As a practical matter, the pursuit of this strategy means maintaining the outcome of the Second World War. The gaggle of international bodies created by 1950 were designed to do this. The U.N. is simply the alliance that won the Second World War, preserved in amber and surrounded by a rabble of international social workers. The other institutional monuments from that era, the International Monetary Fund and NATO and the General Agreement on Trade and Tariffs (which finally achieved its originally intended form in the World Trade Organization) are similarly American inventions. There is no "international community" to which the United States must defer or against which it must defend its national interests. To the extent there is an international system, it is an American artifact. You neglect its maintenance at your peril.
As a theoretical matter, the nature of this international system was not determined by the Cold War. The combination of the rise of Soviet power and the successful defense against it was simply a particular instance of the system at work. The American interest in a secure Europe and East Asia antedated the Cold War and continues after it. It would have required something like the same level of American engagement even if the Soviet Union had never existed. It requires a comparable level of American engagement now.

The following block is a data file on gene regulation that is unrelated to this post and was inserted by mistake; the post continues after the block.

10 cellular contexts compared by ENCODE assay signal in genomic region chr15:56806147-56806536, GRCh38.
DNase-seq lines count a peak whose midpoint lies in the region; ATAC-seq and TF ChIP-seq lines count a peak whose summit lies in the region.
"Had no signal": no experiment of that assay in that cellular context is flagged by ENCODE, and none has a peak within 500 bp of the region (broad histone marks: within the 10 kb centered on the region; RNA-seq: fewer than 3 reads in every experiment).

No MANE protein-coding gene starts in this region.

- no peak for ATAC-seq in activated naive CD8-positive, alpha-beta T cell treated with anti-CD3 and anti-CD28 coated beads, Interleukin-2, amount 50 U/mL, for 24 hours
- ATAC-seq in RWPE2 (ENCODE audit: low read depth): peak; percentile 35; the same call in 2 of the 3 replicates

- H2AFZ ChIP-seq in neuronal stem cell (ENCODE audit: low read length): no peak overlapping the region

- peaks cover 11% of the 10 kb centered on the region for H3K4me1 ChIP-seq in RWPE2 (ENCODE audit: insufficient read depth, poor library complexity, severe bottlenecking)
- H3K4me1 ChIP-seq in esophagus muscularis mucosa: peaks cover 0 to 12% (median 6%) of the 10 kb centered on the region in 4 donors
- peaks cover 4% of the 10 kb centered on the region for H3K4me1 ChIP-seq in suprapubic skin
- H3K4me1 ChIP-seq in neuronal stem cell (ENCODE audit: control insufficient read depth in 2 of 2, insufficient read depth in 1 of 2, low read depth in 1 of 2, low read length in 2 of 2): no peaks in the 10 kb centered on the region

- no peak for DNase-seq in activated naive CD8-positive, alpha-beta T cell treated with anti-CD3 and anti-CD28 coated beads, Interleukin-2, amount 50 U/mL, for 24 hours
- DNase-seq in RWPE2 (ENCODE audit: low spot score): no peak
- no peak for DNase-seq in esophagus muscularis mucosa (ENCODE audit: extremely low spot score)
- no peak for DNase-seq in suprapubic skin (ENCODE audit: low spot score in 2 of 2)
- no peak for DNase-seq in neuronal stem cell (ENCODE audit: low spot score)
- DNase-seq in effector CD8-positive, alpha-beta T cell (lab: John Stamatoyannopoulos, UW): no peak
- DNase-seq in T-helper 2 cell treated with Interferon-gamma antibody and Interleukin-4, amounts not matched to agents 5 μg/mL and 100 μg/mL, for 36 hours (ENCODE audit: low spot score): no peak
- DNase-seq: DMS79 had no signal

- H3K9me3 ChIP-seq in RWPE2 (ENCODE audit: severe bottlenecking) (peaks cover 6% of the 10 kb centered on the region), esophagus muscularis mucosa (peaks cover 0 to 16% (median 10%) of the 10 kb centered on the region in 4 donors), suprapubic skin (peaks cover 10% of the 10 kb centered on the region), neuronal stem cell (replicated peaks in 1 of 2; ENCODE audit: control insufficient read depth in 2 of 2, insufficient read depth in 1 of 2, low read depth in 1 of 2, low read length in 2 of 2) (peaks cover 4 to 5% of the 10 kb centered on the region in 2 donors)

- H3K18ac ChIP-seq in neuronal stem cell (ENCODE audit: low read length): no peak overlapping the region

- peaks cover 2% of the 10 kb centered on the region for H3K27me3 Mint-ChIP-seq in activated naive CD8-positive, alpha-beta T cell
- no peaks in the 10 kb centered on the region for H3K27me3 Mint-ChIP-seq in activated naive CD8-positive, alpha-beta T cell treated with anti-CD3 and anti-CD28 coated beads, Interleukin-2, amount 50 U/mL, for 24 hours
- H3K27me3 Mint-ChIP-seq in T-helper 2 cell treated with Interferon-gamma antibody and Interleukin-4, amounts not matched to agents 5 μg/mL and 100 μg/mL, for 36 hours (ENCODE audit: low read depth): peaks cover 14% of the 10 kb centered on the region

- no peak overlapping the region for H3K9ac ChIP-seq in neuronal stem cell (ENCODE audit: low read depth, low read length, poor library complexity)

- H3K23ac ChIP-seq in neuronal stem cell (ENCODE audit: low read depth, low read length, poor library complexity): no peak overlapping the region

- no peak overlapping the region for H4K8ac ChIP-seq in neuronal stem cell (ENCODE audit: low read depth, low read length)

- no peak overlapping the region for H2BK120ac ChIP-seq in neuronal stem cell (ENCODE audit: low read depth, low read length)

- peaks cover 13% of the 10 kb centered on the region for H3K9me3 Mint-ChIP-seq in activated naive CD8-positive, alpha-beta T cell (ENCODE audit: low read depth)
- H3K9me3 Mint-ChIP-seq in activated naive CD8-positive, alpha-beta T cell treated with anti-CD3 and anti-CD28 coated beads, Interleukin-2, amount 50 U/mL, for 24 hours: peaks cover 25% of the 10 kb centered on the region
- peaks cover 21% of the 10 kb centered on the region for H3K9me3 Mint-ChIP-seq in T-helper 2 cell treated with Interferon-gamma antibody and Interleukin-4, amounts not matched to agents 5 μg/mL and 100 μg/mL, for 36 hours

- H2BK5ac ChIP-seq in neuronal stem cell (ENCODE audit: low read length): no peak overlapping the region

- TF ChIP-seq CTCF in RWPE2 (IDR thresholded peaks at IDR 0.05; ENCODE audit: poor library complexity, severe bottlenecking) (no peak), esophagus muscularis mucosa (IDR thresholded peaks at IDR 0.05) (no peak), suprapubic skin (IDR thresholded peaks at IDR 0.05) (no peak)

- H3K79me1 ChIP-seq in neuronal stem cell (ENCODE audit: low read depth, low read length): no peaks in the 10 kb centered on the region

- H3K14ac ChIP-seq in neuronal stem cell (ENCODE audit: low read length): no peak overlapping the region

This is all you absolutely have to know to keep American foreign policy on-track. Still, there are some other points you might want to keep in mind. For instance, be wary about trying to whittle down U.S. defense commitments to "vital interests." A vital interest is something that, if you don't have it, you are likely to die. A country that will fight only when its vital interests are at stake will only fight when it is fighting for its life. This is not a good idea. Also, beware the notion of the inevitability of a multipolar world. It is based on the false assumption that any political entity will act as a world power as soon as its economy achieves a certain relative size. In reality, not everything is possible to a culture at every point in its history. People who think that today's China is just a larger version of Wilhelmine Germany are in for a surprise rather like that experienced by the enthusiasts for the European Union.
Finally, we may note one other way in which the state of the world has not changed with the end of the Cold War. The Left in the U.S. throughout that period saw its role as more or less the defense of socialism. Thus, they sought to limit the influence and power of the United States. Even with no more Fatherland of Socialism to defend, they still continue the same policy, like a missile defense system that keeps working even after the civilization that built it has died out. When they finally realize that anything they want to achieve in the world will have to be achieved through the United States, we will have a different politics.
End
 
Copyright © 1996 by John J. Reilly